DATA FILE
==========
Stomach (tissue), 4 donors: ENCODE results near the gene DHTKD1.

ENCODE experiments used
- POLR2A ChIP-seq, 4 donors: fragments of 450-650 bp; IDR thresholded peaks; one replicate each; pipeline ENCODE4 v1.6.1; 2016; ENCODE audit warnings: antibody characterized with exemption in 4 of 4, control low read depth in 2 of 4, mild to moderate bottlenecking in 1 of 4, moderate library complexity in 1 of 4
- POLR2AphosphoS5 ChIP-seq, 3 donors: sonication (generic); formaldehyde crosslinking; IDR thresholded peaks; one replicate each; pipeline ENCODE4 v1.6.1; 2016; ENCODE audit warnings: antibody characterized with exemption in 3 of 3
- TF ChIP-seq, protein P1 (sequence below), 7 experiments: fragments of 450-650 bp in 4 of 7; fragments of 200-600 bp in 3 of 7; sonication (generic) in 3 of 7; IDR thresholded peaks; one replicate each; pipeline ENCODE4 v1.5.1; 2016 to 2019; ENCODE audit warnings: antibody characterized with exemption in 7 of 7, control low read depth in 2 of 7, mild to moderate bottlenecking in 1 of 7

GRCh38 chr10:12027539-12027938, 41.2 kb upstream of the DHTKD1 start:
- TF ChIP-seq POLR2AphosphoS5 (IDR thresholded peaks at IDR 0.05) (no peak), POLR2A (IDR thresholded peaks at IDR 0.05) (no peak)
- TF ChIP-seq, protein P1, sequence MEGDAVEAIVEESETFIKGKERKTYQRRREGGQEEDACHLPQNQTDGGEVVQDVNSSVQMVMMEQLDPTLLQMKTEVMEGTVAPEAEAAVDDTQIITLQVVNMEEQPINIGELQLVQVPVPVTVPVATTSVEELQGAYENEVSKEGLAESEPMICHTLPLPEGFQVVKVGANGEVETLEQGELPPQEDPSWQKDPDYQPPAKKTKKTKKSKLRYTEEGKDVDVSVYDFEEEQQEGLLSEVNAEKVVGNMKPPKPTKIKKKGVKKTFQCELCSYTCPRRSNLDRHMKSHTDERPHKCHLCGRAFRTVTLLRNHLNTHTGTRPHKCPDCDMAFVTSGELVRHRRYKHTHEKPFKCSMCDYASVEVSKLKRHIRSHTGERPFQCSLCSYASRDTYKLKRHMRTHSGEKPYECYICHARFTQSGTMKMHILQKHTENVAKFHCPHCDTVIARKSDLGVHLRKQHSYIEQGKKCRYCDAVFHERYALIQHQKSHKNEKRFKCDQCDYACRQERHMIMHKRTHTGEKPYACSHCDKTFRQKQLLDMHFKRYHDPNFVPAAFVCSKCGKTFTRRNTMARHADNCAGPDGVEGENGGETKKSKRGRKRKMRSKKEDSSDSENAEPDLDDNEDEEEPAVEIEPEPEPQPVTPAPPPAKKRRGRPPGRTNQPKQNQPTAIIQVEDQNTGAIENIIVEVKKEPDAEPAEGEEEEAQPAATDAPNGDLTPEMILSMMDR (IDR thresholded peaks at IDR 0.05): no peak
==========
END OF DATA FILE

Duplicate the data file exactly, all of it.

Stomach (tissue), 4 donors: ENCODE results near the gene DHTKD1.

ENCODE experiments used
- POLR2A ChIP-seq, 4 donors: fragments of 450-650 bp; IDR thresholded peaks; one replicate each; pipeline ENCODE4 v1.6.1; 2016; ENCODE audit warnings: antibody characterized with exemption in 4 of 4, control low read depth in 2 of 4, mild to moderate bottlenecking in 1 of 4, moderate library complexity in 1 of 4
- POLR2AphosphoS5 ChIP-seq, 3 donors: sonication (generic); formaldehyde crosslinking; IDR thresholded peaks; one replicate each; pipeline ENCODE4 v1.6.1; 2016; ENCODE audit warnings: antibody characterized with exemption in 3 of 3
- TF ChIP-seq, protein P1 (sequence below), 7 experiments: fragments of 450-650 bp in 4 of 7; fragments of 200-600 bp in 3 of 7; sonication (generic) in 3 of 7; IDR thresholded peaks; one replicate each; pipeline ENCODE4 v1.5.1; 2016 to 2019; ENCODE audit warnings: antibody characterized with exemption in 7 of 7, control low read depth in 2 of 7, mild to moderate bottlenecking in 1 of 7

GRCh38 chr10:12027539-12027938, 41.2 kb upstream of the DHTKD1 start:
- TF ChIP-seq POLR2AphosphoS5 (IDR thresholded peaks at IDR 0.05) (no peak), POLR2A (IDR thresholded peaks at IDR 0.05) (no peak)
- TF ChIP-seq, protein P1, sequence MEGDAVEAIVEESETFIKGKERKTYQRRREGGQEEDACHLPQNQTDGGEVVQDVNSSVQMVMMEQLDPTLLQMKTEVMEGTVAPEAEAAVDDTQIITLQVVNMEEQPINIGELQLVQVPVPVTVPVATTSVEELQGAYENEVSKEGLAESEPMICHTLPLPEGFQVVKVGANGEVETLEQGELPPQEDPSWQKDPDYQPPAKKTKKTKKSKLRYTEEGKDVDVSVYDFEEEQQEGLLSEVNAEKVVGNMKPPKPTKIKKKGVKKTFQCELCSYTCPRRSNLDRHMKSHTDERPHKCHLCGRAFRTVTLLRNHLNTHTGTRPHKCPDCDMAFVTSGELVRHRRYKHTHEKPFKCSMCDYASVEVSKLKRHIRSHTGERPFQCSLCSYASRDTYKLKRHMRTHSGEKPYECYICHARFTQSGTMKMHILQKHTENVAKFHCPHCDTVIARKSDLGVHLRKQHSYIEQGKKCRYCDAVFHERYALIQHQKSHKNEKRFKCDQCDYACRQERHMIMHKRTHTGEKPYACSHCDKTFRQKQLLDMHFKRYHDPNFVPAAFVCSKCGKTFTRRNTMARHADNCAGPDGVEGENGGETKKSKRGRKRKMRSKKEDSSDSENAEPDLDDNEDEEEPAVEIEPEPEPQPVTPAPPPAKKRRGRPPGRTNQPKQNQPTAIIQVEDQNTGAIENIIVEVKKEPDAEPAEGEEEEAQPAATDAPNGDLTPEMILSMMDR (IDR thresholded peaks at IDR 0.05): no peak